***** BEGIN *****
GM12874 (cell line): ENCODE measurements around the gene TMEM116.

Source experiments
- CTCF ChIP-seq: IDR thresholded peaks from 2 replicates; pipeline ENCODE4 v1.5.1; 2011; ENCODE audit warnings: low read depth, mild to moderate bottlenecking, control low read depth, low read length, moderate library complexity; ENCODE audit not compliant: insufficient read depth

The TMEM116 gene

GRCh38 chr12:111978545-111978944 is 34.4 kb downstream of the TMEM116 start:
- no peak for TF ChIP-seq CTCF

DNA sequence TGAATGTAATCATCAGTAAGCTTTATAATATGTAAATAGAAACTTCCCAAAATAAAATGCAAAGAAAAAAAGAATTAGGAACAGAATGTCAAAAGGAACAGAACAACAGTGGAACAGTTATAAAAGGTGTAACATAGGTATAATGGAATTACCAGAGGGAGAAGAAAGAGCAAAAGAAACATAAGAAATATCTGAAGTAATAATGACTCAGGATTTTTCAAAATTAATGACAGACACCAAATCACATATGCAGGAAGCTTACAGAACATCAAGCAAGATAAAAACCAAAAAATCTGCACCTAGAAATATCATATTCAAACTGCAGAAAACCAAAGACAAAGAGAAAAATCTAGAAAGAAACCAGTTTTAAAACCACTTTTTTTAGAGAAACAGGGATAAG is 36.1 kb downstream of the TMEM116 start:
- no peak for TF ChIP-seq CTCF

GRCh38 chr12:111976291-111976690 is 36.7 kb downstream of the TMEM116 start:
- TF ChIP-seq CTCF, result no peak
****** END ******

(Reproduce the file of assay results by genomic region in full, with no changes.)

GM12874 (cell line): ENCODE measurements around the gene TMEM116.

Source experiments
- CTCF ChIP-seq: IDR thresholded peaks from 2 replicates; pipeline ENCODE4 v1.5.1; 2011; ENCODE audit warnings: low read depth, mild to moderate bottlenecking, control low read depth, low read length, moderate library complexity; ENCODE audit not compliant: insufficient read depth

The TMEM116 gene

GRCh38 chr12:111978545-111978944 is 34.4 kb downstream of the TMEM116 start:
- no peak for TF ChIP-seq CTCF

DNA sequence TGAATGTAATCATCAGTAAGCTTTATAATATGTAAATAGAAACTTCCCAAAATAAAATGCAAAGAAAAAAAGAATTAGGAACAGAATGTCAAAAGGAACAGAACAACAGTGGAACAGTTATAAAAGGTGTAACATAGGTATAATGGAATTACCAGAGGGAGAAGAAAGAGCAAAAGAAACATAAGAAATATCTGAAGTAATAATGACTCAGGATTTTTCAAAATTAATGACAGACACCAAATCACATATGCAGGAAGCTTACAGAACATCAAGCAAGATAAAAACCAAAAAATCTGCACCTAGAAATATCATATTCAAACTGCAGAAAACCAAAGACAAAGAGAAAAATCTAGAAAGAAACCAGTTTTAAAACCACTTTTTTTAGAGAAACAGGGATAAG is 36.1 kb downstream of the TMEM116 start:
- no peak for TF ChIP-seq CTCF

GRCh38 chr12:111976291-111976690 is 36.7 kb downstream of the TMEM116 start:
- TF ChIP-seq CTCF, result no peak